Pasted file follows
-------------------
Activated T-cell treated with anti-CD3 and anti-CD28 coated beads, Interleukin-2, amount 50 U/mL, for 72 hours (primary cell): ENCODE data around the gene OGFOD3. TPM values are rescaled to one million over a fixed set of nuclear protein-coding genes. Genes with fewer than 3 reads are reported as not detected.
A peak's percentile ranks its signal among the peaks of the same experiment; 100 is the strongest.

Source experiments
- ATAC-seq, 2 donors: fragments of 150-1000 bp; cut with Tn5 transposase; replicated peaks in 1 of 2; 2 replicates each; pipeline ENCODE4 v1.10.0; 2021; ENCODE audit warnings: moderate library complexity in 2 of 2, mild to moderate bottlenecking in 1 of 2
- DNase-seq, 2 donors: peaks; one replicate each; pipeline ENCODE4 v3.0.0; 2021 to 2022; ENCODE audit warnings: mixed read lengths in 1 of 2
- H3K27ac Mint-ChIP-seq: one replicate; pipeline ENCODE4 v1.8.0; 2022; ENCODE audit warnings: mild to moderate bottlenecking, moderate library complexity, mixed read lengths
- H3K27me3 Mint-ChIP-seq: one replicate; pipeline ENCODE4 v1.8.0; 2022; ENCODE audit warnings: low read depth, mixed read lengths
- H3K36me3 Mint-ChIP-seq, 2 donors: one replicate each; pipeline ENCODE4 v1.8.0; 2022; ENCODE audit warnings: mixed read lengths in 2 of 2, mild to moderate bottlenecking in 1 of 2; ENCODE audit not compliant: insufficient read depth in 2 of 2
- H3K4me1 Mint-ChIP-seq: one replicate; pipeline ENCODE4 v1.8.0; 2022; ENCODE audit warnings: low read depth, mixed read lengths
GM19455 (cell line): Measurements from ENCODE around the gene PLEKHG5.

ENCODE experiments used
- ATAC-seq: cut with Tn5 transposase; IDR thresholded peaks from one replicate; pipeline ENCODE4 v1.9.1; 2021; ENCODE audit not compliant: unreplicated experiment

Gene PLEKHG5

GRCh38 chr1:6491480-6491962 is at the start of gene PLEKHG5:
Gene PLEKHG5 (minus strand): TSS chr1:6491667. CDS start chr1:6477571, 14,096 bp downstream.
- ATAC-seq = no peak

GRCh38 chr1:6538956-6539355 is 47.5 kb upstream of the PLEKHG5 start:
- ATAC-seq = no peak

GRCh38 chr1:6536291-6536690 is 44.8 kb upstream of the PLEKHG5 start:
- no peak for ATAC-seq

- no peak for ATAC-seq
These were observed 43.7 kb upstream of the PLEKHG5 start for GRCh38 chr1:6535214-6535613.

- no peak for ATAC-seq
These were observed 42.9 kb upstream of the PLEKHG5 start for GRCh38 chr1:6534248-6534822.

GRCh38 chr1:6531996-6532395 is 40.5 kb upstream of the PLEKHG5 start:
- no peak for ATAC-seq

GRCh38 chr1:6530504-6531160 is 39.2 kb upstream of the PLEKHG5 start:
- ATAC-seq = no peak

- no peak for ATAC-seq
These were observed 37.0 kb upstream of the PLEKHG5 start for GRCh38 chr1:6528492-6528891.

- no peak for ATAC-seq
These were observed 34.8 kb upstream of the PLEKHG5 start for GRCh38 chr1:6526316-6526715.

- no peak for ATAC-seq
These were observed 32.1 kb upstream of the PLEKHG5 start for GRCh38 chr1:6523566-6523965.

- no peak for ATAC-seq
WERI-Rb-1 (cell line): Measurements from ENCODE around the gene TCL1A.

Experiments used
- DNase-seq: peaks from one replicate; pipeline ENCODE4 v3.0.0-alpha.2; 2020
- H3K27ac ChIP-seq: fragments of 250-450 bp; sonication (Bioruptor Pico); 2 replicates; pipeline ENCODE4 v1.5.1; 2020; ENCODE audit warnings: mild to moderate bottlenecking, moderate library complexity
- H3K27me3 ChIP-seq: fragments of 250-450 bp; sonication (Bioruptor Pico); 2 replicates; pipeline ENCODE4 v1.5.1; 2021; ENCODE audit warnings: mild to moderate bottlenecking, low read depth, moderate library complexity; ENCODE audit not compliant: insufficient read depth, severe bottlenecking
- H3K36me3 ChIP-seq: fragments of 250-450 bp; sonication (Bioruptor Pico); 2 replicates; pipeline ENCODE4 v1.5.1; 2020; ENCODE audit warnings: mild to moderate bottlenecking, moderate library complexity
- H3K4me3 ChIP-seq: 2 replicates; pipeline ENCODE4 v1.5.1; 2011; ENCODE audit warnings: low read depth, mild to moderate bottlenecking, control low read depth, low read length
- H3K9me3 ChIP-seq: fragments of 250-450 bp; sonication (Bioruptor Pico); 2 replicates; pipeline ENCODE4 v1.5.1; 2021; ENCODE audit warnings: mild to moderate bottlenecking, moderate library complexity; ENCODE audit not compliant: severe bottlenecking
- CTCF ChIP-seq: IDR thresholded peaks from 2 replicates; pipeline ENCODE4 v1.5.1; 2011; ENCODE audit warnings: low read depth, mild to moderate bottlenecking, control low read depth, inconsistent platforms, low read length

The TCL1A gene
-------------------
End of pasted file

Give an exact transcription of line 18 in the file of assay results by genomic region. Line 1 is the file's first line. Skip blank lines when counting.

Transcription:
- ATAC-seq = no peak